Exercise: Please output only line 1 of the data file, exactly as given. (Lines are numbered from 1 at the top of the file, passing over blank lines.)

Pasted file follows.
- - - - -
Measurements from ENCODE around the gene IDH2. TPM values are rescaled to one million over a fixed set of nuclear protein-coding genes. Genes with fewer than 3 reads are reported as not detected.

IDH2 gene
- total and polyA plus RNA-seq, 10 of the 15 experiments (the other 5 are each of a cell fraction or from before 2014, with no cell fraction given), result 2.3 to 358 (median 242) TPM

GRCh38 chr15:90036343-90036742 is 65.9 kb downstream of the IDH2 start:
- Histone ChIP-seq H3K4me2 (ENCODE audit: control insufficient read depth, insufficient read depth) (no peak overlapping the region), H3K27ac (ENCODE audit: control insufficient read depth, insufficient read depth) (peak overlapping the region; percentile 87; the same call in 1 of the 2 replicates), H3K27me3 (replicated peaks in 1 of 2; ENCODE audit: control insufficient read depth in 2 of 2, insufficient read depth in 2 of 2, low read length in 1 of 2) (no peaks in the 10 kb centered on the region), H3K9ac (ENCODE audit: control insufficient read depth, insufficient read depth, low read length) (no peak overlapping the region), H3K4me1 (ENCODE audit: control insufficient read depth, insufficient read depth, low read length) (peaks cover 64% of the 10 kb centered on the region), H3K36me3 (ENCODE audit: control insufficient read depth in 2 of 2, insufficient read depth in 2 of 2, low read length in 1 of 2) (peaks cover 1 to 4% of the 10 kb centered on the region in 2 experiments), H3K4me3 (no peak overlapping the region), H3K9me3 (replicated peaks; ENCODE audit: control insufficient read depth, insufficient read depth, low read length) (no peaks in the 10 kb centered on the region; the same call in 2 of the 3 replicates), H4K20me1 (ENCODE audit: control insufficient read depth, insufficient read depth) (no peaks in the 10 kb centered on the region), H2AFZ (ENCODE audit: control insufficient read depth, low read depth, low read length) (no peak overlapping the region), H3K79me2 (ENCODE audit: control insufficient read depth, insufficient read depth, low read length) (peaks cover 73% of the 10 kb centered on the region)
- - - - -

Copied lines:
Measurements from ENCODE around the gene IDH2. TPM values are rescaled to one million over a fixed set of nuclear protein-coding genes. Genes with fewer than 3 reads are reported as not detected.